World Foundry is a 3D level game engine and asset production pathway with over 170,000 lines of code. It was originaly created as a commercial product, but is now being released under the GPL. The engine was designed from the beginning to be cross platform, and ran on Windows (DirectX, GL), and the Sony Playstation. The production pathway ran on Windows, and extended 3DStudio Max to be our level editor. The engine is currently being ported to Linux (it runs, but needs work), with plans to port the production pathway as well. Developers are wanted to help with this effort.
Teddy is an OpenGL-based 3D graphics library written in C++. Its main features are simple scene graph and windowing system-enabling multiple cameras, camera windows, and scenes. It focuses on easy and flexible manipulation of models and model materials in the scene graph. It contains a number of primitive objects like sphere, box, and cone, and it can load LightWave object and scene files.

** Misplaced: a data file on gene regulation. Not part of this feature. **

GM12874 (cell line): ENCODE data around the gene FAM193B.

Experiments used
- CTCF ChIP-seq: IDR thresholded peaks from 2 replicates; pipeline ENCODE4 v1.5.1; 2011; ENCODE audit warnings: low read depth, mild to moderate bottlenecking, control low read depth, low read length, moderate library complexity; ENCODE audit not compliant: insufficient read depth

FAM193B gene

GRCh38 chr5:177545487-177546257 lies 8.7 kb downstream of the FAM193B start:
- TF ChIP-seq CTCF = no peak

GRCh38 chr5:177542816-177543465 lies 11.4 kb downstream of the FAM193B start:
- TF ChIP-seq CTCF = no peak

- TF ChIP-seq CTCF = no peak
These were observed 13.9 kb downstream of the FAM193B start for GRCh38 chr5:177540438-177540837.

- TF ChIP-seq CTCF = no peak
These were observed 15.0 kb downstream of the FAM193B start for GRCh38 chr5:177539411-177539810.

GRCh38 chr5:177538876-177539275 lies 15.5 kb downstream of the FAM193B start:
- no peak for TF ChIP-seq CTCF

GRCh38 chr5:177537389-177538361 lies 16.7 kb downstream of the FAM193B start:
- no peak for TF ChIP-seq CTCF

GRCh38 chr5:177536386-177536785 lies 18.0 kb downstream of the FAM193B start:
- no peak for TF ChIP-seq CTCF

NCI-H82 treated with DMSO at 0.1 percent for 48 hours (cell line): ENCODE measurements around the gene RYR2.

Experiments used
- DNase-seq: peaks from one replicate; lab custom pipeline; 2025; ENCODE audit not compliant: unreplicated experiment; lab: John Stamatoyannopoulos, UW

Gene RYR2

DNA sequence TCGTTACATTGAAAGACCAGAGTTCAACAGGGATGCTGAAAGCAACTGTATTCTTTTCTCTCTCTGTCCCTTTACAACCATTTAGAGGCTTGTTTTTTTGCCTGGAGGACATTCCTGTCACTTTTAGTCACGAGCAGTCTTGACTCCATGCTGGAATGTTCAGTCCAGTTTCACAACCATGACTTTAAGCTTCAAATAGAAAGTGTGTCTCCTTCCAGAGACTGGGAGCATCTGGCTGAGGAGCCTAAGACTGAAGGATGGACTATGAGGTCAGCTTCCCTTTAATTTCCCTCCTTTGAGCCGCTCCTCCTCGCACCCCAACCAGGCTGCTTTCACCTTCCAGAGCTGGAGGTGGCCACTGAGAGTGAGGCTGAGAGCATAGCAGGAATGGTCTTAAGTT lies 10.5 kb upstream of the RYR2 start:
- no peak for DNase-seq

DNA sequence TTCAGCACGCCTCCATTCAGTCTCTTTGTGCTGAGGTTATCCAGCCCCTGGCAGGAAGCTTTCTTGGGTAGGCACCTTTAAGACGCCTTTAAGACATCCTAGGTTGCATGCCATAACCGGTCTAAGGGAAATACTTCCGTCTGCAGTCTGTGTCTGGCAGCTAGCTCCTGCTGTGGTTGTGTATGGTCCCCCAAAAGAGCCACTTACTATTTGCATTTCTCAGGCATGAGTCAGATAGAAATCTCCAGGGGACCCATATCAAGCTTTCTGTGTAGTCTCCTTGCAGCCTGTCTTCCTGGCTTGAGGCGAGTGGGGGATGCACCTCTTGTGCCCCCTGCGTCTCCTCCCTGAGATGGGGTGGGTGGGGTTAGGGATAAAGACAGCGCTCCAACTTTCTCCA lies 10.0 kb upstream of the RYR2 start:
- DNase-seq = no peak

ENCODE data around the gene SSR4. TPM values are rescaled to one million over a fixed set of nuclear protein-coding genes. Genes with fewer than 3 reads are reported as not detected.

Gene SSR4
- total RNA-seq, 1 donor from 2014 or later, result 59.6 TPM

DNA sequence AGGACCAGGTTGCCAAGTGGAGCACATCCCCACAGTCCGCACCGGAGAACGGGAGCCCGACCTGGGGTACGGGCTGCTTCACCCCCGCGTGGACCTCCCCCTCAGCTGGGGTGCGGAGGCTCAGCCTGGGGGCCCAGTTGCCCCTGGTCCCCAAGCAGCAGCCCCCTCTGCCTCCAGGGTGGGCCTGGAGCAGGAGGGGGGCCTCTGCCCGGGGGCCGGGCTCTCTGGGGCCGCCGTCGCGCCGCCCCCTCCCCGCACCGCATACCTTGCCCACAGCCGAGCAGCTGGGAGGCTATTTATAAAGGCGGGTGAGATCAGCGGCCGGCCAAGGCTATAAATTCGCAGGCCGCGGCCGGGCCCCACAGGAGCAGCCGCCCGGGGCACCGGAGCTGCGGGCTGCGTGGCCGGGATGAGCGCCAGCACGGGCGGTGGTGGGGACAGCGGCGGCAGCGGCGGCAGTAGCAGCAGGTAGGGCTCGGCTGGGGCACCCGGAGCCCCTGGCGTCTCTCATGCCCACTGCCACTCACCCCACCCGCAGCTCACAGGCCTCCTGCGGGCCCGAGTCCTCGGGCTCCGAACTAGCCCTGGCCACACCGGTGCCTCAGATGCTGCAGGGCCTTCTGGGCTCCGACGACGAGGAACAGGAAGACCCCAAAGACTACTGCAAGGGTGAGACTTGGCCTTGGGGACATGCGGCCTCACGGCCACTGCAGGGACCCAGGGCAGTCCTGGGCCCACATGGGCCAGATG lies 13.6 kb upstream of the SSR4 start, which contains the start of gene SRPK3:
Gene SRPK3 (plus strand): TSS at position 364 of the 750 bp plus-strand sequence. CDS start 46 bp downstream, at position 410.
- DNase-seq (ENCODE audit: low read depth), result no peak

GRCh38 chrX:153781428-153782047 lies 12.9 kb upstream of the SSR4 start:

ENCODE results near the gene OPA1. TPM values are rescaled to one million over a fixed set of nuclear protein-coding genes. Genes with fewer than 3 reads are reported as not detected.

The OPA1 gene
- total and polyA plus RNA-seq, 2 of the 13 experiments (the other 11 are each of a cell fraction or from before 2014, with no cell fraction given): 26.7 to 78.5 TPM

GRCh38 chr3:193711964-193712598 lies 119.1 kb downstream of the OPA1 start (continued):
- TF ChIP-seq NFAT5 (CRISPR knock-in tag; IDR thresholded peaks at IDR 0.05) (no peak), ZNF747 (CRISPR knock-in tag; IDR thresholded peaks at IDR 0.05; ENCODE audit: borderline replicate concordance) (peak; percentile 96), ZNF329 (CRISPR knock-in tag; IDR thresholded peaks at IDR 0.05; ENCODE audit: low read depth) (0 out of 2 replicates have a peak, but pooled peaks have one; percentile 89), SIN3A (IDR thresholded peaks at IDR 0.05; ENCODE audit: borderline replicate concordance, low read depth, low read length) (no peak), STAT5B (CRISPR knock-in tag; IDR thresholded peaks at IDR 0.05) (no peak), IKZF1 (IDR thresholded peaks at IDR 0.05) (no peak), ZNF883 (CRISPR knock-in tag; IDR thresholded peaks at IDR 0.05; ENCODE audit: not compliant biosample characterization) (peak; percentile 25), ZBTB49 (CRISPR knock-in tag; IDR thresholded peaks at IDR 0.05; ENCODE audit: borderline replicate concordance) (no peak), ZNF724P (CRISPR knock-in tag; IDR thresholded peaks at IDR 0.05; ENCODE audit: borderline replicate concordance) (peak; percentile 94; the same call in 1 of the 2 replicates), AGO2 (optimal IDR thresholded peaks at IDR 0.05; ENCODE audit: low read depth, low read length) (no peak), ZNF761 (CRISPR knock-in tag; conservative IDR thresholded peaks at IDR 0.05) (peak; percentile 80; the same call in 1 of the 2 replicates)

JASA is a high-performance auction simulator. It is designed for performing experiments in agent-based computational economics. It implements variants of the double-auction market, which is commonly used to run real-world market places such as stock exchanges. It is designed to be highly extensible so that other types of auctions can easily be implemented. The software also provides a base classes for implementing simple adaptive trading agents.
ACFTools is a utility for manipulating X-Plane flight simulator aircraft and weapon models without using its Plane Maker. It can decode both Apple and Intel ACF/WPN formats into plain text files with a syntax similar to C, which can be edited and then re-converted into binary data. It is able to extract almost complete 3D models of aircraft (fuselage, floats, tanks, wings, stabs, propellers, engines) and write it in AC3D modeler format. Edited 3D parts can then be merged into plain text and consequently converted into binary ACF files.
JSBSim is a multi-platform flight dynamics model. The FDM is essentially the physics/math model that defines the movement of an aircraft under the forces and moments applied to it using the various control mechanisms and from the forces of nature. JSBSim has no native graphics. It can be run by itself as a standalone program, taking input from a script file and various aircraft configuration files, or it can be run as an integrated part of a larger flight simulator implementation that includes a visual system. The most notable usage example is the FlightGear simulator. JSBSim models the aerodynamic forces and moments by the classic coefficient buildup method.